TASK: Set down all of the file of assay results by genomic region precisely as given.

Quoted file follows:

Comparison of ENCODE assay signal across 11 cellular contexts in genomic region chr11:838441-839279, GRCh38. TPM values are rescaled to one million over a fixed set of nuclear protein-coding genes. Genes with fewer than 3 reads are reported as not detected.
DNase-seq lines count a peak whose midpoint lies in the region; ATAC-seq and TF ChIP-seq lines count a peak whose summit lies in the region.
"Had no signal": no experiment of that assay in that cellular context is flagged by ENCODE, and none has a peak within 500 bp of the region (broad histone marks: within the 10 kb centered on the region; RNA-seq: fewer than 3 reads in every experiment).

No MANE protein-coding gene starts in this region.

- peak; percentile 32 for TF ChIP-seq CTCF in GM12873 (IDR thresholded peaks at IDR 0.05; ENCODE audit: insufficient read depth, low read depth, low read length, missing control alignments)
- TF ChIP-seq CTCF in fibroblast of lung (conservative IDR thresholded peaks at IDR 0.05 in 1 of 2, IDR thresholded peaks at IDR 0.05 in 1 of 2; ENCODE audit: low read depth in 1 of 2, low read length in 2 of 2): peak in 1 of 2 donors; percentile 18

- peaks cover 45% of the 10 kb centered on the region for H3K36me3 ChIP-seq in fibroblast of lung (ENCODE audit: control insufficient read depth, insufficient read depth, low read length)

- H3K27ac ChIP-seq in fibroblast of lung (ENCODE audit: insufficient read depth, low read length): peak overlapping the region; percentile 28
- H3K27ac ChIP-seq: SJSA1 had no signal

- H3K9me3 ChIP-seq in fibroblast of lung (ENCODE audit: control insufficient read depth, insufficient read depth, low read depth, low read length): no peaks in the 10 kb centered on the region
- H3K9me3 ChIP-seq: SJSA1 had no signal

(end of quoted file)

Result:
Comparison of ENCODE assay signal across 11 cellular contexts in genomic region chr11:838441-839279, GRCh38. TPM values are rescaled to one million over a fixed set of nuclear protein-coding genes. Genes with fewer than 3 reads are reported as not detected.
DNase-seq lines count a peak whose midpoint lies in the region; ATAC-seq and TF ChIP-seq lines count a peak whose summit lies in the region.
"Had no signal": no experiment of that assay in that cellular context is flagged by ENCODE, and none has a peak within 500 bp of the region (broad histone marks: within the 10 kb centered on the region; RNA-seq: fewer than 3 reads in every experiment).

No MANE protein-coding gene starts in this region.

- peak; percentile 32 for TF ChIP-seq CTCF in GM12873 (IDR thresholded peaks at IDR 0.05; ENCODE audit: insufficient read depth, low read depth, low read length, missing control alignments)
- TF ChIP-seq CTCF in fibroblast of lung (conservative IDR thresholded peaks at IDR 0.05 in 1 of 2, IDR thresholded peaks at IDR 0.05 in 1 of 2; ENCODE audit: low read depth in 1 of 2, low read length in 2 of 2): peak in 1 of 2 donors; percentile 18

- peaks cover 45% of the 10 kb centered on the region for H3K36me3 ChIP-seq in fibroblast of lung (ENCODE audit: control insufficient read depth, insufficient read depth, low read length)

- H3K27ac ChIP-seq in fibroblast of lung (ENCODE audit: insufficient read depth, low read length): peak overlapping the region; percentile 28
- H3K27ac ChIP-seq: SJSA1 had no signal

- H3K9me3 ChIP-seq in fibroblast of lung (ENCODE audit: control insufficient read depth, insufficient read depth, low read depth, low read length): no peaks in the 10 kb centered on the region
- H3K9me3 ChIP-seq: SJSA1 had no signal